The NBA playoffs tip off tomorrow afternoon, and I couldn’t be more excited. For the next two and a half months, the best that the basketball world has to offer takes center stage. From TNT’s 40 games in 40 nights to ABC’s Sunday afternoon showcase games, there’s no reason not to catch a game—or, if you’re like me—it’s really tough to miss any one game.
Please, do me a favor and put your petty gripes aside. The players will be playing hard. Defense does matter. And believe it or not, the first three quarters are as important as the final three minutes. There’s so many storylines to follow in this year’s playoffs, headlined by the seemingly destined Finals showdown between Kobe’s Lakers and LeBron’s Cavs. But 14 other teams have a little something to say about that.
So, without further ado, here are 16 reasons (one for each team) why I’m watching as much of the 2009 NBA playoffs as I possibly can.
- The return of Andrew Bynum
Lakers fans (like myself) are elated to have a healthy roster heading into the postseason. Last year, without Bynum, they came two wins shy of winning the NBA championship. With the young center back in the lineup, Los Angeles becomes most experts’ pick as the team to beat, but question marks remain about Bynum’s long-term stability and the Lakers’ toughness.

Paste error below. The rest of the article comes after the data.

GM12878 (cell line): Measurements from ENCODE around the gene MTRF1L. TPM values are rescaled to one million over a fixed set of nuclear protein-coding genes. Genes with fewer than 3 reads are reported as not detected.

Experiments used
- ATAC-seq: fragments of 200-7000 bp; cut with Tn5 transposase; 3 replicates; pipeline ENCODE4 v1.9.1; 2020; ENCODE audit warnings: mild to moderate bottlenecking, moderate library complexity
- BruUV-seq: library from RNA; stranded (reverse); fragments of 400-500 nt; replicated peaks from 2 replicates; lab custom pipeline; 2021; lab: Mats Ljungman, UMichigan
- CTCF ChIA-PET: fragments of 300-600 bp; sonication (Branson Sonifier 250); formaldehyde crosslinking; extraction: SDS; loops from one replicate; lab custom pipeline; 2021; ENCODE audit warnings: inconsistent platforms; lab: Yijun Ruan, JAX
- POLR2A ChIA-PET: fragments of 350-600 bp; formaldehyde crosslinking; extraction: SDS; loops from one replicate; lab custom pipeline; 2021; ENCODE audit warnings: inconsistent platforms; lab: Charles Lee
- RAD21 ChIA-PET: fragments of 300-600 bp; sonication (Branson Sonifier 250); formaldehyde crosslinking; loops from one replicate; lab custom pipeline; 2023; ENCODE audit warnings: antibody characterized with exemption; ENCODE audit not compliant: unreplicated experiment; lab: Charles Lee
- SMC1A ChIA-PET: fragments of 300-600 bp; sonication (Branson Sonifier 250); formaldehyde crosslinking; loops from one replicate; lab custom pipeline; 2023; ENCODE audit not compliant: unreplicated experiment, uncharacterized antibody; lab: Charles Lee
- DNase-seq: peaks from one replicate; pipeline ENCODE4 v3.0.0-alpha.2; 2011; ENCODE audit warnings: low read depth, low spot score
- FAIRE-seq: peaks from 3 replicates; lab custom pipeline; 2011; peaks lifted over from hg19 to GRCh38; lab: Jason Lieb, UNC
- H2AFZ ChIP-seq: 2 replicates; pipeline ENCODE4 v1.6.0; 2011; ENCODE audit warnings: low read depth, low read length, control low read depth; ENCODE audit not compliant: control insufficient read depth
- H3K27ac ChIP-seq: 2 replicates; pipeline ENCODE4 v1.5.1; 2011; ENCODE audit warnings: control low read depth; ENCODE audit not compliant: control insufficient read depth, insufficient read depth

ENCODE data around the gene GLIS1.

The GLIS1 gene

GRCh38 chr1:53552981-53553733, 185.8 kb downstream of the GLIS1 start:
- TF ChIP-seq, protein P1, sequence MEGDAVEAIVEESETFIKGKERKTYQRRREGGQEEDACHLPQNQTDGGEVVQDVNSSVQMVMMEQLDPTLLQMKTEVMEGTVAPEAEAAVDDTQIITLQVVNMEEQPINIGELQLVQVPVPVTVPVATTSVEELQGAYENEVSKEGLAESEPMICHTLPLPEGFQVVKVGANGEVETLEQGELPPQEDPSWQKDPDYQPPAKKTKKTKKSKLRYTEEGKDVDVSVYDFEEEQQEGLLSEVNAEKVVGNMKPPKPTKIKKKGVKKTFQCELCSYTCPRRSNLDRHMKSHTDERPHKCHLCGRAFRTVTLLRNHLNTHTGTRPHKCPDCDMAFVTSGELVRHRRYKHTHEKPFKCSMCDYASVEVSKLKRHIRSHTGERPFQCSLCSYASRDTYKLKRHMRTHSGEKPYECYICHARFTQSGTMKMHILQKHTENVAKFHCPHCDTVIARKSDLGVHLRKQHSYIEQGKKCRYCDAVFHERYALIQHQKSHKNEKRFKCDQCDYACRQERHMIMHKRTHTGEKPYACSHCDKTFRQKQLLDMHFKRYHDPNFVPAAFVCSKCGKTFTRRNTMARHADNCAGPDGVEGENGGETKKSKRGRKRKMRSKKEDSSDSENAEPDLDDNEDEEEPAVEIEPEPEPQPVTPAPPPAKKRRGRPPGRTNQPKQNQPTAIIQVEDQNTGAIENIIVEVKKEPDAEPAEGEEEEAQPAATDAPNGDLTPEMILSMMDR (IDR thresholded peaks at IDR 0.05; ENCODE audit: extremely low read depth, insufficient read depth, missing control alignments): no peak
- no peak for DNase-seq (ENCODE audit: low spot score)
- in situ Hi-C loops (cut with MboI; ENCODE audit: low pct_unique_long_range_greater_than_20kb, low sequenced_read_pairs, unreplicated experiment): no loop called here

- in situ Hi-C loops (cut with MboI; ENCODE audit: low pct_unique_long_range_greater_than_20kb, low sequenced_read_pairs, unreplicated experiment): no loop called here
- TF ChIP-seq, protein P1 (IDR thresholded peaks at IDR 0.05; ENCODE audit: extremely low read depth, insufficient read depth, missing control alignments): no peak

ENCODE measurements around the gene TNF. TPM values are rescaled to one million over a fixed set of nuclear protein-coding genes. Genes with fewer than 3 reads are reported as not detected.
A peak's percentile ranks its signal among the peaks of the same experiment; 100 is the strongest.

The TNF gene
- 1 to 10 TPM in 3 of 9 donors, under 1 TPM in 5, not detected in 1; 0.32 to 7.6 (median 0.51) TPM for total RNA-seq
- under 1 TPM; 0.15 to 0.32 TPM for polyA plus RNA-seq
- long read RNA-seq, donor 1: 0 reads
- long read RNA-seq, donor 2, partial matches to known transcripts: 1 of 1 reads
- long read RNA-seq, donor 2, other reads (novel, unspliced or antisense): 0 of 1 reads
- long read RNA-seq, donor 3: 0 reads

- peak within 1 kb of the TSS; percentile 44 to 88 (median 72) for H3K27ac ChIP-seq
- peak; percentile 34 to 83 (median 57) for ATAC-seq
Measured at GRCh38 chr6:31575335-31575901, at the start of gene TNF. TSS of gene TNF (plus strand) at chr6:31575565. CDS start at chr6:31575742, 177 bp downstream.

Still, like the Yankees, the Lakers are a polarizing force that is good for the sport. They are one of the most popular franchises in the league and also the most hated. If you’re not a Lakers fan, it’s fun to root against them, and fans will likely get the chance to do that well into June again this season.
- Mr. Big Shot in the wild, wild West
No one knows who is the biggest threat to the Lakers in the West, but it might be the second-seeded Denver Nuggets, the same team L.A. swept in round one last year. This year’s Nuggets team has a decidedly different feel thanks to the early season trade for Chauncey Billups. The former Finals MVP (against the Lakers in 2004, for what it’s worth) has provided the veteran leadership that this team has needed, and they are hopeful that his presence will help them escape the first round for the first time in the George Karl era.
- What’s left in Tim’s tank?